Wednesday, May 23, 2012

Snakes Deceive to Get a Little Snuggle

A lone red-sided garter snake.
Photo by Tracy Langkilde.
The red-sided garter snake is a small snake species with the largest and most northern distribution of all reptiles in North America. These northern ranges can get quite cold for any animal, let alone a reptile. Like most reptiles, they are ectotherms, meaning they regulate their body temperature largely by exchanging heat with their environment. If an animal gets almost all of its body heat from a cold environment, its body is also going to be cold… So what is a poor red-sided garter snake to do?

Red-sided garter snakes that live in the northern end of their range in Manitoba, Canada spend their cold-season (6-8 months of it) hibernating in underground dens called hibernacula. Tens of thousands of snakes may share a winter den and every spring, they emerge to mate and eat and do all the other fun things that snakes do when they’re awake. (If you would like to witness the spectacular sight that is the emergence of the garter snakes, it is occurring this month in the world-famous snake-watching Interlake region of Manitoba).

A whole lotta red-sided garter snakes in a spring-mating
frenzy. Photo by Tracy Langkilde.
When a snake first emerges from its groggy hibernation state its body is cold and movements are sluggish, which puts it at a high risk of predation from animals like crows and weasels. Females are generally at less risk of predation at this time because emergence-time is also sexy-time for this species and females generally find themselves in the middle of a writhing ball of already-warmed-up male suitors (appropriately called a mating ball). For the female, this both increases her body temperature faster (which will allow her to move faster sooner) and provides any would-be predators with many other snakes to choose from.

Female red-sided garter snakes produce a male-attracting pheromone (a chemical released by an animal that affects the physiology and/or behavior of other individuals of the same species). Researchers Rocky Parker and Robert Mason at Oregon State University found that the amount of pheromone females produce increases as the females hibernate from fall to spring. This pheromone is a blend of saturated and unsaturated methyl ketones (molecules responsible for many natural odors and flavors) and males are more strongly attracted to the unsaturated components. The chemical composition of the female pheromone also changes from fall to spring, such that female spring pheromones are dominated by these highly attractive unsaturated pheromone components. Presumably, the sexier the pheromone, the more suitors are attracted and the more benefits a recently-emerged female can acquire.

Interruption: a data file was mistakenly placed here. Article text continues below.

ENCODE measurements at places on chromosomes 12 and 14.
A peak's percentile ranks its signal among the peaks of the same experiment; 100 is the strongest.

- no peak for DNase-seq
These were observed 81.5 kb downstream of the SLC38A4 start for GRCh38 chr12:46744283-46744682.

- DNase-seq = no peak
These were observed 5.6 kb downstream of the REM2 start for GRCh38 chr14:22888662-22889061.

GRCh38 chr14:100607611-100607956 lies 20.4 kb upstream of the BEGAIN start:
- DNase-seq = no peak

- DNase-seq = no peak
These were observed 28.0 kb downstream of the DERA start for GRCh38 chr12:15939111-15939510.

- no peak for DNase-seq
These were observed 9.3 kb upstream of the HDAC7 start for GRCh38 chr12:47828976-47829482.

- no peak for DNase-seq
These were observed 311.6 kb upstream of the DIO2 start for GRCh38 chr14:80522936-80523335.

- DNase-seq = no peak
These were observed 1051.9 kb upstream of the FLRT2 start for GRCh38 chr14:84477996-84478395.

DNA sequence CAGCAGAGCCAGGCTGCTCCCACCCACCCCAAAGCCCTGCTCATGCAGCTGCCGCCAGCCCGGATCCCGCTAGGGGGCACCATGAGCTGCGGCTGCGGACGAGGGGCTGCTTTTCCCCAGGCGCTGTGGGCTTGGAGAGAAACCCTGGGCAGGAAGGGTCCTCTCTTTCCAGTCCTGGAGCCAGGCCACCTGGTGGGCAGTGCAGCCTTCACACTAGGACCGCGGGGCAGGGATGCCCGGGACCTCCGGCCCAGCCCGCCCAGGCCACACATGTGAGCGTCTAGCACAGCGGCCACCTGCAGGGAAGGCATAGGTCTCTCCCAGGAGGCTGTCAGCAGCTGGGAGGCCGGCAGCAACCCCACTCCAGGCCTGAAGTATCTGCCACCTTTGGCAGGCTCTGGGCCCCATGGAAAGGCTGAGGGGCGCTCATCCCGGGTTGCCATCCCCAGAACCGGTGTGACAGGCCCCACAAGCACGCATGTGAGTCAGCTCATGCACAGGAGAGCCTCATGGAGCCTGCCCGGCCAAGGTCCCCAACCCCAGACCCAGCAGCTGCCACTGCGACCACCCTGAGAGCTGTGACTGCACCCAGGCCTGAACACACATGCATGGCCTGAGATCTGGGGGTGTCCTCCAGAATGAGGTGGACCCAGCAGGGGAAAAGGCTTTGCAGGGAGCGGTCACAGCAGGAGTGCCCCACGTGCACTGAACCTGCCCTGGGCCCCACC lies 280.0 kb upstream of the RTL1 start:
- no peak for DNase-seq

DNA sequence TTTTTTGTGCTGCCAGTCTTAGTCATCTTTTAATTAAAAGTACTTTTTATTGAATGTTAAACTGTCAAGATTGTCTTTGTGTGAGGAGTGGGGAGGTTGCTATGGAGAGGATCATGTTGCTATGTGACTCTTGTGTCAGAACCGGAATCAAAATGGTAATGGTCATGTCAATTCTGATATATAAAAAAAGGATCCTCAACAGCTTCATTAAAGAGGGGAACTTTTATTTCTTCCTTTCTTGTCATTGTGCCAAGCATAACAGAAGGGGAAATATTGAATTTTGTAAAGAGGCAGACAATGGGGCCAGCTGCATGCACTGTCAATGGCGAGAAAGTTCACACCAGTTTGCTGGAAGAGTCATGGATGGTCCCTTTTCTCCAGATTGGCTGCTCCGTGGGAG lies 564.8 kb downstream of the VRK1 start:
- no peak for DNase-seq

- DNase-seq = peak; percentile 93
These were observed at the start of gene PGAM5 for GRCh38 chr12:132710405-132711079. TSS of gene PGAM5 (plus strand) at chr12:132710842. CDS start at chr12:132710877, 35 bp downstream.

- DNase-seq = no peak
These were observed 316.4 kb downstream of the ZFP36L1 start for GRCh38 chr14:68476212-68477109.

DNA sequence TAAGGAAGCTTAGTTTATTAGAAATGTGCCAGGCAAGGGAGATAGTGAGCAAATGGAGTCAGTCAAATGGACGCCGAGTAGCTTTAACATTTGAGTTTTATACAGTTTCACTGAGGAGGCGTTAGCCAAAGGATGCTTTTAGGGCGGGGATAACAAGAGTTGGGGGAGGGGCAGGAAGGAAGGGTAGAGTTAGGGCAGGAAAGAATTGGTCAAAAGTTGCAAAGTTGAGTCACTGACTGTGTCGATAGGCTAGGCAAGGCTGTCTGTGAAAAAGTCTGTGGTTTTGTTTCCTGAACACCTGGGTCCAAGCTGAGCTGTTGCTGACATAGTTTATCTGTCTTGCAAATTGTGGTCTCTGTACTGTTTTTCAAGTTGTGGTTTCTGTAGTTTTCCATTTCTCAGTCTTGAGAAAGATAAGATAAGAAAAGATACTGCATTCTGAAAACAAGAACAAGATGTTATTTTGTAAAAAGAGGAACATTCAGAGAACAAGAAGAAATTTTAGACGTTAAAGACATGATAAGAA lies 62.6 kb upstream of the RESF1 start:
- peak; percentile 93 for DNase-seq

It seems that this smell-sexy-and-create-mating-ball strategy is a useful solution for recently-emerged females, but what about recently-emerged males? Parker and Mason collected courting male red-sided garter snakes and brought them into the lab. Then they either implanted them with estrogen (a sex hormone strongly involved in female sexual physiology and behavior) or did not (as a control group). Males with estrogen implants produced more pheromones, had higher ratios of unsaturated pheromone components to saturated pheromone components, and were more attractive to courting males. When the researchers removed the estrogen implants from some of the males, they became less attractive again. So in the lab, estrogen treatment of males makes them produce more female-like pheromones that other courting males respond to. This shows that males are capable of using this smell-sexy-and-create-mating-ball strategy, but do they use it in nature?

This graph shows the amount of courtship